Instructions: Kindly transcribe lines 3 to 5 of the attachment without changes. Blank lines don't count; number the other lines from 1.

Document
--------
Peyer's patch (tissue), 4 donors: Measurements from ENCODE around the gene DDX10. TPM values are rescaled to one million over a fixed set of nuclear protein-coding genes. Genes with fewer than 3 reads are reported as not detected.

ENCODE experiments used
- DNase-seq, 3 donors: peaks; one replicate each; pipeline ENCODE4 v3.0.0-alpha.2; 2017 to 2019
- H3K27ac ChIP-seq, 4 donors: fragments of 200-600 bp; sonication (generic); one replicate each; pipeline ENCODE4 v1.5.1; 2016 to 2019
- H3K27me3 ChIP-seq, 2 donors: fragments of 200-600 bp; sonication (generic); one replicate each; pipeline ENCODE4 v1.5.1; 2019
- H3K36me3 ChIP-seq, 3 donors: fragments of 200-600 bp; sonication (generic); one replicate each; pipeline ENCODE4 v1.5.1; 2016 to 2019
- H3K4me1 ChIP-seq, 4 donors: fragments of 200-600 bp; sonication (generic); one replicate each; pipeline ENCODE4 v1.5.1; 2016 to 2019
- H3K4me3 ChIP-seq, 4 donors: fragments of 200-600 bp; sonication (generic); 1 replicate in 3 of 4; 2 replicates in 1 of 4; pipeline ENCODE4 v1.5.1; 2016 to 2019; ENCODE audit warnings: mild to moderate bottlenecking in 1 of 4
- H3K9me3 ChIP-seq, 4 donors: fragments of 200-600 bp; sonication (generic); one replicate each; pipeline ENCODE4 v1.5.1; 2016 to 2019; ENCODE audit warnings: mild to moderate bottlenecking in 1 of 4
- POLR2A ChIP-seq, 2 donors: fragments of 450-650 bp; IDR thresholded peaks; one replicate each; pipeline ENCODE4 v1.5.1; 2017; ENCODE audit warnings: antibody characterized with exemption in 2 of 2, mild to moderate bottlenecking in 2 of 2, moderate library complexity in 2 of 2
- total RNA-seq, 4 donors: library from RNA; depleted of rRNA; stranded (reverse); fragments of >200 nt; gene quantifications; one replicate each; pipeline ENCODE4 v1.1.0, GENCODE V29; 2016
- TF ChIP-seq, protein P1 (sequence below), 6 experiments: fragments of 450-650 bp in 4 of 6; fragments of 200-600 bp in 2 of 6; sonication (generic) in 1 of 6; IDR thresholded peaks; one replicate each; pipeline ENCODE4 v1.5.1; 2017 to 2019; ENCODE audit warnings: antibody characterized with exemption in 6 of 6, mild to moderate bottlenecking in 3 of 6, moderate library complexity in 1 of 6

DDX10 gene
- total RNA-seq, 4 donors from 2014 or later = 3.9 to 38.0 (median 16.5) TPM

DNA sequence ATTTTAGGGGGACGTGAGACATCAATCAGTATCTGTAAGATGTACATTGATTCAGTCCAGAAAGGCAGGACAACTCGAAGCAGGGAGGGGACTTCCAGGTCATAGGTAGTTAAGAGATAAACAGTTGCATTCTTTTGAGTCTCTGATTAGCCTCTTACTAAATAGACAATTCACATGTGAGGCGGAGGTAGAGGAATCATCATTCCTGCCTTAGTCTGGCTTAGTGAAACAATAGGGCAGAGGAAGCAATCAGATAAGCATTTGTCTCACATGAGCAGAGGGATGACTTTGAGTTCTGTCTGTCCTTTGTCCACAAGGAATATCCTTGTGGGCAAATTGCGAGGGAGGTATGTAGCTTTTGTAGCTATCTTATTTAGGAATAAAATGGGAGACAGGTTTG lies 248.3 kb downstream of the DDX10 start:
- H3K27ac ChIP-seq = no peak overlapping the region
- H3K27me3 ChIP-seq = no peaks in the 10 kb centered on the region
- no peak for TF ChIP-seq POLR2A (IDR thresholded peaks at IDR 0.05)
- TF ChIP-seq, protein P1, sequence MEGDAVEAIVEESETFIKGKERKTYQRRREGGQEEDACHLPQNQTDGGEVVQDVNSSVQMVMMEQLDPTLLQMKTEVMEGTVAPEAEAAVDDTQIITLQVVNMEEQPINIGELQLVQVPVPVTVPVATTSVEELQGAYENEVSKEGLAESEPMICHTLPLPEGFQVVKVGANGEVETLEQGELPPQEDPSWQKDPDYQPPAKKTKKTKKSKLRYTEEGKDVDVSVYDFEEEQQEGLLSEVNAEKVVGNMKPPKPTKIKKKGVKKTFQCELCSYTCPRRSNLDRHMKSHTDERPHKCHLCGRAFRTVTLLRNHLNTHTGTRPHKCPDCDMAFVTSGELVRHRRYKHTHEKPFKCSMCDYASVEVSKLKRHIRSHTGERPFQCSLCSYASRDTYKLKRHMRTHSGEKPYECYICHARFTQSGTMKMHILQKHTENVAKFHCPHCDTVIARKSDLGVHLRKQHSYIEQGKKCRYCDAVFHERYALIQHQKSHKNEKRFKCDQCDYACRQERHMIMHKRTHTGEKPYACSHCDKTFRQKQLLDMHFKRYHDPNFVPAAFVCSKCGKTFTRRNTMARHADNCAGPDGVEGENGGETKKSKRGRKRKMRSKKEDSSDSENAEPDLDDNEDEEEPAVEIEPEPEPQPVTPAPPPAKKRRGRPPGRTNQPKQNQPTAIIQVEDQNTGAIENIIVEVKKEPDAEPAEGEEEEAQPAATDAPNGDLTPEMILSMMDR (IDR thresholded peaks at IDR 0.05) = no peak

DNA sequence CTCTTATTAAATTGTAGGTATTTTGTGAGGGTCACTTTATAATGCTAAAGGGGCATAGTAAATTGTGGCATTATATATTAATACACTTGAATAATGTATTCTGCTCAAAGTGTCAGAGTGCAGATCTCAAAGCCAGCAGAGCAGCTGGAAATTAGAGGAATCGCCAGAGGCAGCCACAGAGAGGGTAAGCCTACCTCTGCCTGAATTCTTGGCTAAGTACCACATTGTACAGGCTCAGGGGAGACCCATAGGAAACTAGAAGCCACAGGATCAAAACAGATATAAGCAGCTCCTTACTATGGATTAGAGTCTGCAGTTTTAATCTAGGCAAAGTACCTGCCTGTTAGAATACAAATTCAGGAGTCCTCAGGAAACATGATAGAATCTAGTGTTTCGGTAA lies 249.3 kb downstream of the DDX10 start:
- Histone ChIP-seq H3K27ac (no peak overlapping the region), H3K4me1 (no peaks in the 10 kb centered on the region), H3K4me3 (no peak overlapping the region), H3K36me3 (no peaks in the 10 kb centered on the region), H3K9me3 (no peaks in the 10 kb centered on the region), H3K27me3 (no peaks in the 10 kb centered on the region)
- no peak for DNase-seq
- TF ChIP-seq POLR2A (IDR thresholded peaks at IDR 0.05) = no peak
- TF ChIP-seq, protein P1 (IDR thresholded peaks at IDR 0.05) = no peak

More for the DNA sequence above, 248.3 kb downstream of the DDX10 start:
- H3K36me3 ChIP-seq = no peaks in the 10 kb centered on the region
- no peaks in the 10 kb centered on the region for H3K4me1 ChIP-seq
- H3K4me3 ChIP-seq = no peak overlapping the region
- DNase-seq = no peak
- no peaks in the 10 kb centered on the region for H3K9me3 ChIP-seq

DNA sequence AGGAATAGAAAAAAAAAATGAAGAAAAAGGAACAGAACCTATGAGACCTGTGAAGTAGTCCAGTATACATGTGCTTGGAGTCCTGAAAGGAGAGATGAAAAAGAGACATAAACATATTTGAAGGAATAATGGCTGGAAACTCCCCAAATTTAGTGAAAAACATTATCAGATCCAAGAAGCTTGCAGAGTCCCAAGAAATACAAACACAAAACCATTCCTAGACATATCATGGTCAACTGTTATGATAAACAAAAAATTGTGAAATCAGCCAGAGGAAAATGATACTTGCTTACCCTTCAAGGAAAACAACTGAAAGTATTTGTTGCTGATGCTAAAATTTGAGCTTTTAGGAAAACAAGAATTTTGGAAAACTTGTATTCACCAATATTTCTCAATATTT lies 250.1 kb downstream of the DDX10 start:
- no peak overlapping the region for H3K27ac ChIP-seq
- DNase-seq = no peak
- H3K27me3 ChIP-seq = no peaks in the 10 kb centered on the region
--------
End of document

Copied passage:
- DNase-seq, 3 donors: peaks; one replicate each; pipeline ENCODE4 v3.0.0-alpha.2; 2017 to 2019
- H3K27ac ChIP-seq, 4 donors: fragments of 200-600 bp; sonication (generic); one replicate each; pipeline ENCODE4 v1.5.1; 2016 to 2019
- H3K27me3 ChIP-seq, 2 donors: fragments of 200-600 bp; sonication (generic); one replicate each; pipeline ENCODE4 v1.5.1; 2019